Novartis hands off buparlisib to China's Adlai Nortye

handshake over a desk with computers and someone taking notes
A paper published last December in The Lancet Oncology "does not support" the further development of a buparlisib-fulvestrant combination for patients with HR-positive, HER2-negative breast cancer. (rawpixel)

Adlai Nortye grabbed worldwide rights to Novartis' buparlisib, an oral PI3K inhibitor being developed for blood cancers and solid tumors that has run into toxicity issues. 

Except for "certain rights" maintained by Novartis, Adlai Nortye has exclusive development and commercialization rights to buparlisib for therapeutic, prophylactic and/or diagnostic use in humans, the company said in a statement. 

"Buparlisib has been extensively profiled in breast cancer and other tumor types. Buparlisib when combined with other therapies has shown impressive anti-cancer efficacy in [head and neck squamous cell carcinoma]," said Adlai Nortye CEO Carsten Lu in the statement. "It has very good market prospects when combined with paclitaxel, and we are planning to carry out clinical trials of combination of buparlisib and immune check point inhibitor treatment." 

While Adlai Nortye is painting a rosy picture for buparlisib, a paper published last December in The Lancet Oncology "does not support" its further development. The study tested buparlisib in combination with fulvestrant in patients with HR-positive, HER2-negative breast cancer that progressed even after treatment with endocrine therapy and mTOR inhibitors.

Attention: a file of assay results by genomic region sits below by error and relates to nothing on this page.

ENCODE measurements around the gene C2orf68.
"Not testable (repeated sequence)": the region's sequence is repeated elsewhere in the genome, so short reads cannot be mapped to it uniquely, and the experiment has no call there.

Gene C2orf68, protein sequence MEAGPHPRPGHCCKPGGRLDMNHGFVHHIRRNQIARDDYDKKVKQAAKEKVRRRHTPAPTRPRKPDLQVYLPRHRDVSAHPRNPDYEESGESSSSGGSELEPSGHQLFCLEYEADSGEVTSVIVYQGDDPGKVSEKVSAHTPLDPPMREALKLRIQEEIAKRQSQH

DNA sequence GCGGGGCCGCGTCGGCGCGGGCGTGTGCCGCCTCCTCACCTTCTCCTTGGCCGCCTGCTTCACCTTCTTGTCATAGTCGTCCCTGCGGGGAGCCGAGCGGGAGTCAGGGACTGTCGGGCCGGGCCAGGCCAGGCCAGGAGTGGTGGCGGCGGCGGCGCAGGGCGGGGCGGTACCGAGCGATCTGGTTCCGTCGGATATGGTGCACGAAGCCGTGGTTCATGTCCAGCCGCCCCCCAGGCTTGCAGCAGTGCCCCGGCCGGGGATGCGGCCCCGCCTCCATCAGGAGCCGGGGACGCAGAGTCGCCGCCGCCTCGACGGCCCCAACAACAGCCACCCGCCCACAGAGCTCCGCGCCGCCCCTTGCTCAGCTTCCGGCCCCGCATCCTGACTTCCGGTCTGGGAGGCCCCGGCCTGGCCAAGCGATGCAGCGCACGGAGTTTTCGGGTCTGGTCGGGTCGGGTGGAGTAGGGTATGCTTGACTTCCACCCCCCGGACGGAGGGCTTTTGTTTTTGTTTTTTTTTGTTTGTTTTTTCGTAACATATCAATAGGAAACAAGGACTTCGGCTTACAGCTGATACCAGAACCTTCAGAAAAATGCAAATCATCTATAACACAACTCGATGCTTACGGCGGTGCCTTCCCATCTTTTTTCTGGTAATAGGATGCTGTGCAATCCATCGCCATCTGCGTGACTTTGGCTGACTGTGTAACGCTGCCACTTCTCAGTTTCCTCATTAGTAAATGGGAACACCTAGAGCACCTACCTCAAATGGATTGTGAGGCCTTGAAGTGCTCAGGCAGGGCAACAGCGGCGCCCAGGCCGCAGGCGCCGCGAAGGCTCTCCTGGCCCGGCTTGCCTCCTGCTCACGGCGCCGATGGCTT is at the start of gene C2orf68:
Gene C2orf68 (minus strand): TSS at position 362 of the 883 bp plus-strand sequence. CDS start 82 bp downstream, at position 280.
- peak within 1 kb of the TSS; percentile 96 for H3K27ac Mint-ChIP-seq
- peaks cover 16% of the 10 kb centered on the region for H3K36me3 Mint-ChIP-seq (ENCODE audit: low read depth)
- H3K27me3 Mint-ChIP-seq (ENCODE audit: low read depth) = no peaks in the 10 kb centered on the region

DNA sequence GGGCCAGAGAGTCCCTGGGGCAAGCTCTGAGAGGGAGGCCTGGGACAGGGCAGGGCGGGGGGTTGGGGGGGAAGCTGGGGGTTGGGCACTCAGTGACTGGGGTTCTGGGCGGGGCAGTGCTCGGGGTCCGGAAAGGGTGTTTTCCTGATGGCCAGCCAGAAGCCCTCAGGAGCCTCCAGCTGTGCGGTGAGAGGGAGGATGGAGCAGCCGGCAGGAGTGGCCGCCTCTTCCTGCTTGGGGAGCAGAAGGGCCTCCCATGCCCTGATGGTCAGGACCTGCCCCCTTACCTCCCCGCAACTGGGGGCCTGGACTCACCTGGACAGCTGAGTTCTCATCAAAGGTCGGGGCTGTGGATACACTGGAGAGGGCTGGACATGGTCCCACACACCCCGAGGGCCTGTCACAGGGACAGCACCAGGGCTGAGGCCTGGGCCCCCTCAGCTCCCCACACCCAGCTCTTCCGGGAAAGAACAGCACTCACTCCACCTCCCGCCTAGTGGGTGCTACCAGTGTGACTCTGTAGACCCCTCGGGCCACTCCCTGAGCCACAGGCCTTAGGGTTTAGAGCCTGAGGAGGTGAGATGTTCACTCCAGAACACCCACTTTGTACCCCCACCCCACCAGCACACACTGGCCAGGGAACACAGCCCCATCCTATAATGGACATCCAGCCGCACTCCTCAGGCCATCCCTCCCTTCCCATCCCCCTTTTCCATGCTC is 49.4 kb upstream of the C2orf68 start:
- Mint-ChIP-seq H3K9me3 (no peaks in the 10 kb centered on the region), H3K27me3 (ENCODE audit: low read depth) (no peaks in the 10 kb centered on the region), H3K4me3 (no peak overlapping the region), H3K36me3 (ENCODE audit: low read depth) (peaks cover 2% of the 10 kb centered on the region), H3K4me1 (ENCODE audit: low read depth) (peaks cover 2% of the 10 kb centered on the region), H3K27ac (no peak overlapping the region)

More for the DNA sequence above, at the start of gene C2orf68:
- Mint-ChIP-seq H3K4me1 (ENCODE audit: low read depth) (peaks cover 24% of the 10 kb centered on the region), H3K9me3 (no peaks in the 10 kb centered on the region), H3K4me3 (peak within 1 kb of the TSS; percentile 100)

This safety profile is unsurprising in a field dogged with safety issues. Gilead's Zydelig, approved in 2017 for three types of blood cancers, is indicated for use in combination with Rituxan, or in patients who have already failed two other therapies. Safety issues hamstrung Gilead's efforts to get the drug approved as a first-line therapy. 

While the median progression-free survival in the buparlisib arm was "significantly longer" than in the group that received placebo, about one-fifth of the buparlisib patients experienced serious adverse events, including aspartate aminotransferase, dyspnoea and pleural effusion. Of the grade 3-4 adverse events observed, the most common were elevated alanine aminotransferase (22% versus 3% in the placebo group) and elevated aspartate aminotransferase (18% versus 3%).

The treatment group also experienced higher rates of hypertension and fatigue than the control group did, but these rates were closer together—6% versus 4% and 3% versus 1%, respectively. 

While the safety profile is troubling, the study authors did say that buparlisib's efficacy suggests that PI3K inhibitors might be effective alongside endocrine therapy in patients with PIK3CA mutations. 

Novartis isn't the only company to hand off the rights to a PI3K inhibitor. Roche out-licensed its PI3K drug to Australia's Novogen in 2016 and Eli Lilly started seeking partners in July 2017 for several midphase oncology programs, including a PI3K/mTOR dual inhibitor. And it didn't stop there—just last month, Roche ditched its PI3K hopeful, taselisib, after it put up "modest" efficacy data and a risk of "considerable side effects." 

The news comes a week after Adlai Nortye raised $53 million in its series B. The Hangzhou, China-based biotech's lead asset is an oncolytic virus dubbed Reolysin, which is poised to enter phase 3 in breast cancer. It is also working on an oral EP4 antagonist for solid tumors and an IDO inhibitor for "various tumor types."

Editor's note: This story was updated to correct the spelling of Adlai Nortye.